The Rochesters were a religious family and Anna was raised as a Protestant in the Episcopal Church, attending her first church service when she was just 5 and undergoing confirmation as a member of the church in 1894, at the age of 14.[6] Anna was strongly imbued with the moral code of the church, which stressed simplicity, modesty, and service to others.[6] Her religious fervor would continue to develop in her late teen years.[7]

Rochester was admitted to Bryn Mawr College, one of America's premier women's liberal arts universities, located ten miles west of Philadelphia.[7] Her coursework proceeded as well as could be expected, but she found her collegiate career cut short by family matters, with her father dying of a heart attack in the middle of her freshman year and her mother falling ill of "nervous collapse" near the end of her sophomore session.[8] This would mark the end of Rochester's tenure at Bryn Mawr. Anna became her mother's caretaker, visiting the spas of Europe and vacationing at summer resorts in search of a "cure."[9]

The summer of 1904 mother and daughter spent at a new resort, Philbrook Farm of Shelburne, New Hampshire.[9] It was there that Rochester met Vida Dutton Scudder, a political activist motivated by the social gospel, and her lesbian partner, the writer Florence Converse.[9] The connection proved both politically and socially illuminating. A male suitor was turned away in 1907, and a return to Philbrook Farm in 1908 invigorated Rochester's interest in sociology and the ongoing progressive campaign to ameliorate the ills of modern industrial society.[9] Her discovery that same summer of Walter Rauschenbusch's seminal book, Christianity and the Social Crisis, completed Rochester's conversion from socialite to social activist.[9]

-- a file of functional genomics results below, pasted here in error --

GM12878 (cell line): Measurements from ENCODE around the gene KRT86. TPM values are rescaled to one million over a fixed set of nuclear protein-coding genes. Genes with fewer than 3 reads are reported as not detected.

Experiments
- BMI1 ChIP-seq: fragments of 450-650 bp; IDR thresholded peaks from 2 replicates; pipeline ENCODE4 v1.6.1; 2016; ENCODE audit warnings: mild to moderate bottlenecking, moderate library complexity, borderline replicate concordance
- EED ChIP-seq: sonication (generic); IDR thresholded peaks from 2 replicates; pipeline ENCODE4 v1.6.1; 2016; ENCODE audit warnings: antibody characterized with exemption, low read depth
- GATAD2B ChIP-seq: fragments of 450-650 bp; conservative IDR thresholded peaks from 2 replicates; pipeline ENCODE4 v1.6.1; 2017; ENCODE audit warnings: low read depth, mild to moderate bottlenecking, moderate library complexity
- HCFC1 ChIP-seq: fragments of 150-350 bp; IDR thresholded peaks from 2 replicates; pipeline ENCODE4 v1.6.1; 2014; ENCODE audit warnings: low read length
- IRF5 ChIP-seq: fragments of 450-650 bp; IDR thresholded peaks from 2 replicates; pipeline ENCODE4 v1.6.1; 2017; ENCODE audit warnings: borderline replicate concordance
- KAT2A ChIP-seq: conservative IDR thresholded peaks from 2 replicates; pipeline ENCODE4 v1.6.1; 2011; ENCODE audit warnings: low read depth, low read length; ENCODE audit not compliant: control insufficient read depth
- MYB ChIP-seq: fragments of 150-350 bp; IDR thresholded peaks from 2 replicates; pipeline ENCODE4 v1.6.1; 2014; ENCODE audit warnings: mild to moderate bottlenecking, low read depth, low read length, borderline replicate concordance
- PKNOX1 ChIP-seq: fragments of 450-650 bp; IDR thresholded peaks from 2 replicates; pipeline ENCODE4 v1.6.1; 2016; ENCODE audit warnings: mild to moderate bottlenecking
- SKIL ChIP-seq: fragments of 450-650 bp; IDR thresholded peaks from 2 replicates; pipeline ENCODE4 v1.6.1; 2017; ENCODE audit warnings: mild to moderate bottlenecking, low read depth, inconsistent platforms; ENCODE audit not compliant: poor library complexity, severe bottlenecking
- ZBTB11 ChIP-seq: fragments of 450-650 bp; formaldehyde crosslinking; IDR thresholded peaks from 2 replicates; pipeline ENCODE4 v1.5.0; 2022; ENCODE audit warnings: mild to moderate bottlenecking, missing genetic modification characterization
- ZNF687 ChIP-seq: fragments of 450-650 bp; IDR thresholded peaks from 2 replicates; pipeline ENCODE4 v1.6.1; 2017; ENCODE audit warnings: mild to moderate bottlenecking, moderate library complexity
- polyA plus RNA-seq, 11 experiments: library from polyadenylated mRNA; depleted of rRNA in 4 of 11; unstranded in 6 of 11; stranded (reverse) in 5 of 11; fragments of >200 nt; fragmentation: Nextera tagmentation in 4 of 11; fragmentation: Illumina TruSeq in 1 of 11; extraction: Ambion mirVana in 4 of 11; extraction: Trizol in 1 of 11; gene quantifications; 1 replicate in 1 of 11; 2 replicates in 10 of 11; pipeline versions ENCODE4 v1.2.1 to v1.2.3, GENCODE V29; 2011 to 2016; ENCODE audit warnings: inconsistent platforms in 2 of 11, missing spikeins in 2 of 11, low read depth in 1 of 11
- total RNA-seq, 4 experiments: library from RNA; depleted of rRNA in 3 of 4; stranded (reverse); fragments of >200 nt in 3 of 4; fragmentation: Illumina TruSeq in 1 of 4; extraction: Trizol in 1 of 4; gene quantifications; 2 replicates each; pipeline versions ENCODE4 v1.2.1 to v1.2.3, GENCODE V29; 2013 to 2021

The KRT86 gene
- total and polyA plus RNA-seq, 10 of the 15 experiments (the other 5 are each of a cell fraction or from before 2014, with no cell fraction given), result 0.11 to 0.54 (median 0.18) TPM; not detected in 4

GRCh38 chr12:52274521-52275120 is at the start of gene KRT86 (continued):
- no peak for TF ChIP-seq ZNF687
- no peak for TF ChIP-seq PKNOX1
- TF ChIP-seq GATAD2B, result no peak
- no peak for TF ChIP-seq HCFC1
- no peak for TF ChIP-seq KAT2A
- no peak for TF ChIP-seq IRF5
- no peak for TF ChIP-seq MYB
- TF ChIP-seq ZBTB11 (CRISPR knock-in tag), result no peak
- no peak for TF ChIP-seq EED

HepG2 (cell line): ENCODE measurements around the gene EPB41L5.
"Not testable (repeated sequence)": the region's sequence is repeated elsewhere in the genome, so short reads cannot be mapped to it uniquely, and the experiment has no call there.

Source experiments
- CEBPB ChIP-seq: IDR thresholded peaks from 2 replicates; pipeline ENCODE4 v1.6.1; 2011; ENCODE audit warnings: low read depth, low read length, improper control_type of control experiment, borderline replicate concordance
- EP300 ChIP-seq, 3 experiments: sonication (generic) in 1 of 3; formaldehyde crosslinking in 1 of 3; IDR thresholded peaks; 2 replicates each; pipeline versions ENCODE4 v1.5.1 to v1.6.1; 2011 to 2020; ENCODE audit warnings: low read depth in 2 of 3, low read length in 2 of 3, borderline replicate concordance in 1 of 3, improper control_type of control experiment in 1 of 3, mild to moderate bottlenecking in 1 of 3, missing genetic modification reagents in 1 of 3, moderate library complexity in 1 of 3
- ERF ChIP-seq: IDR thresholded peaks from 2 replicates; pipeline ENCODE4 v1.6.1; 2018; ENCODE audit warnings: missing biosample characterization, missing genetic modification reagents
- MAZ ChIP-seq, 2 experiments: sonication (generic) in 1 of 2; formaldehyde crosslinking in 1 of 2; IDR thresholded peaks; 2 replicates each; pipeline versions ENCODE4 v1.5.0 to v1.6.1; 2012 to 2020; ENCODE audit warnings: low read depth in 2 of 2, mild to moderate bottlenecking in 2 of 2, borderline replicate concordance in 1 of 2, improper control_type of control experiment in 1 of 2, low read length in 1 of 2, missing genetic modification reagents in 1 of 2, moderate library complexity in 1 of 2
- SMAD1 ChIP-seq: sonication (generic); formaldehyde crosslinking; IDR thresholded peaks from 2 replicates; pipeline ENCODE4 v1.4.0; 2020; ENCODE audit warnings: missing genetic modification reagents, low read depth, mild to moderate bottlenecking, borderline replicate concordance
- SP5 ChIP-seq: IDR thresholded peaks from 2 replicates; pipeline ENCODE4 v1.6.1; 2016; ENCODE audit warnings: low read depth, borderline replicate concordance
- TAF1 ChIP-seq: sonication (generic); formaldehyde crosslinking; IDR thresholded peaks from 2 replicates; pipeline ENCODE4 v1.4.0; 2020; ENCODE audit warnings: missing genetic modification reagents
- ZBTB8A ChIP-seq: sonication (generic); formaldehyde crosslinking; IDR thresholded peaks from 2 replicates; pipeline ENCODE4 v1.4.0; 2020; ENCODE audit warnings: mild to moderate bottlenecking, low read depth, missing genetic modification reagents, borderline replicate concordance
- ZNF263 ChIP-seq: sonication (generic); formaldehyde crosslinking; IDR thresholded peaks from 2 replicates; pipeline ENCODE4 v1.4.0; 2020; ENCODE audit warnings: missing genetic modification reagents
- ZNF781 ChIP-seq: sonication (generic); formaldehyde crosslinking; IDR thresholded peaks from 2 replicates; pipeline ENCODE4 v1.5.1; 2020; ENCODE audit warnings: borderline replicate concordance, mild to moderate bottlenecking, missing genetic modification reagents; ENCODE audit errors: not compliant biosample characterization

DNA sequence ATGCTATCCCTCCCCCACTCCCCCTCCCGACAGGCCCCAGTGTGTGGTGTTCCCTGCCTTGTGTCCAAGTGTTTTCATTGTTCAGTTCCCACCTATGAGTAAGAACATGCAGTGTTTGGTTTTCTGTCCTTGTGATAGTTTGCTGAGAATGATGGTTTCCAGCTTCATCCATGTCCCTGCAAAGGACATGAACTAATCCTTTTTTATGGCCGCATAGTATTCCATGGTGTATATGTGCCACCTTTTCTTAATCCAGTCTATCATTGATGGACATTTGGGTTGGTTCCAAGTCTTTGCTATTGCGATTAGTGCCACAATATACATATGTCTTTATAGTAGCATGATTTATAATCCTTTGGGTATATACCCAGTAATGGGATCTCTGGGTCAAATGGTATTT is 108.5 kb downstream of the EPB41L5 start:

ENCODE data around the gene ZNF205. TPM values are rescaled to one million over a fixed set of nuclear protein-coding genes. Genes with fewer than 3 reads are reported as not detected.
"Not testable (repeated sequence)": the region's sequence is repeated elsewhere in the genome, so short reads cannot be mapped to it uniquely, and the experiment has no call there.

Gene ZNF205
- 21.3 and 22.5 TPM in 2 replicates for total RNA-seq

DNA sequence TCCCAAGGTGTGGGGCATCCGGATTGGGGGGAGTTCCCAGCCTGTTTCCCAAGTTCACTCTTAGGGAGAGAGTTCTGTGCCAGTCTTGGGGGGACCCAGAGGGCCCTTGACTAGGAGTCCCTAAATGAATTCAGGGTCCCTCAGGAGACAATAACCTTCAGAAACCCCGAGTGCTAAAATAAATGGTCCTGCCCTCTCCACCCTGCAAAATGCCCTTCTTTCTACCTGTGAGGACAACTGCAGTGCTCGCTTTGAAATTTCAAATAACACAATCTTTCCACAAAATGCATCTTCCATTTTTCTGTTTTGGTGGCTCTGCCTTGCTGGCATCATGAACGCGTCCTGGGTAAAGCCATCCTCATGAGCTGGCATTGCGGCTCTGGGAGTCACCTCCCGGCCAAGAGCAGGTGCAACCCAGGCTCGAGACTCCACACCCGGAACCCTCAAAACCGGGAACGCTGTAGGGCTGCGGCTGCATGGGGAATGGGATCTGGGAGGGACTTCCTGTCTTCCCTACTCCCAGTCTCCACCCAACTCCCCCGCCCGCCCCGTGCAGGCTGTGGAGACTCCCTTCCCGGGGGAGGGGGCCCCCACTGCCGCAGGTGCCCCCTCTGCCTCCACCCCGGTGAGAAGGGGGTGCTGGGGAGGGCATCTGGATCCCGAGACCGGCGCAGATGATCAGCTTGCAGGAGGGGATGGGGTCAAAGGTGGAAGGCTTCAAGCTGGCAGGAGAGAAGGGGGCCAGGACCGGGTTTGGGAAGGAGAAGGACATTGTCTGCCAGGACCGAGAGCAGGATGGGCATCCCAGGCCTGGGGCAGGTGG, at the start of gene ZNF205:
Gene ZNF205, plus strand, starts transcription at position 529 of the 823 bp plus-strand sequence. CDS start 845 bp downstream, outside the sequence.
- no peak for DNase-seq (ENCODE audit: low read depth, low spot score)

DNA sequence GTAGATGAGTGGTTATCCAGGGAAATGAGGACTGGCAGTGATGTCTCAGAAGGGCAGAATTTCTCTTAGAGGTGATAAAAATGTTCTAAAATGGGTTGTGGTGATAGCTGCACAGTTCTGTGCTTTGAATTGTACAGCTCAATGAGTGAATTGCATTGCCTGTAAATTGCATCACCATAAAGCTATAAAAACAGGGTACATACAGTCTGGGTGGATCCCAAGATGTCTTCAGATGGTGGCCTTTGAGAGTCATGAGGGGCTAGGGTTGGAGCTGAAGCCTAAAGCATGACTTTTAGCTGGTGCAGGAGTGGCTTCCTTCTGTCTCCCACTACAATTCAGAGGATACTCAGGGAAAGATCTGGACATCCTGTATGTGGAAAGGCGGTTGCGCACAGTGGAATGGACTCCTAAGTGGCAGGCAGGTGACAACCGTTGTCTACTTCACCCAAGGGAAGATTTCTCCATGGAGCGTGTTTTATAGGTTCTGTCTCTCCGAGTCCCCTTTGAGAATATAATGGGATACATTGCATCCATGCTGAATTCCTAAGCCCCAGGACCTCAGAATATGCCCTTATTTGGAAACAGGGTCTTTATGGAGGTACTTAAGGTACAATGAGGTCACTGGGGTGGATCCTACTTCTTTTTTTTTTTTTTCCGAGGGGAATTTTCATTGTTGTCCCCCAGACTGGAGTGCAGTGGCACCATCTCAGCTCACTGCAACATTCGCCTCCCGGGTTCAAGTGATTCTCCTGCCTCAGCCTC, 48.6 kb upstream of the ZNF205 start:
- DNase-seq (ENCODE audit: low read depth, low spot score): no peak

From 1912 until 1915, Rochester worked as a researcher and for the publicity department of the National Child Labor Committee, a private non-profit organization established in 1904 to help end child labor.[10] Rochester continued in this same area in 1915 when she moved to the United States Children's Bureau, a government agency created in 1912, where she again worked on research and publications.[10] She would remain with the US Children's Bureau through 1921.[10]

In 1922 Rochester assumed the editorship of The World Tomorrow, a Christian socialist monthly magazine which had been founded in 1918 by the pacifism Fellowship of Reconciliation and which was formerly edited by future Socialist Party leader Norman Thomas.[10]

Anna Rochester died of pneumonia on May 11, 1966 in New York City.[11] She was 86 years old at the time of her death. She is buried at Brookside Cemetery, Englewood, with her parents.

Anna Rochester's papers reside in the Special Collections department of Knight Library at the University of Oregon in Eugene.

Anna Rochester (1880-1966), Ellen Day Hale (1855-1940), Carl van Vechten (1880-1964) and Ethel Sands (1873-1962), all descend from the same Pilgrims, Alice Carpenter and her husband William Bradford (arrived with the Mayflower), Alice's sister, Priscilla Carpenter and her husband George Morton, and George Soule (arrived with the Mayflower)

Tony Scupham-Bilton - Mayflower 400 Queer Bloodlines

My published books:

See my published books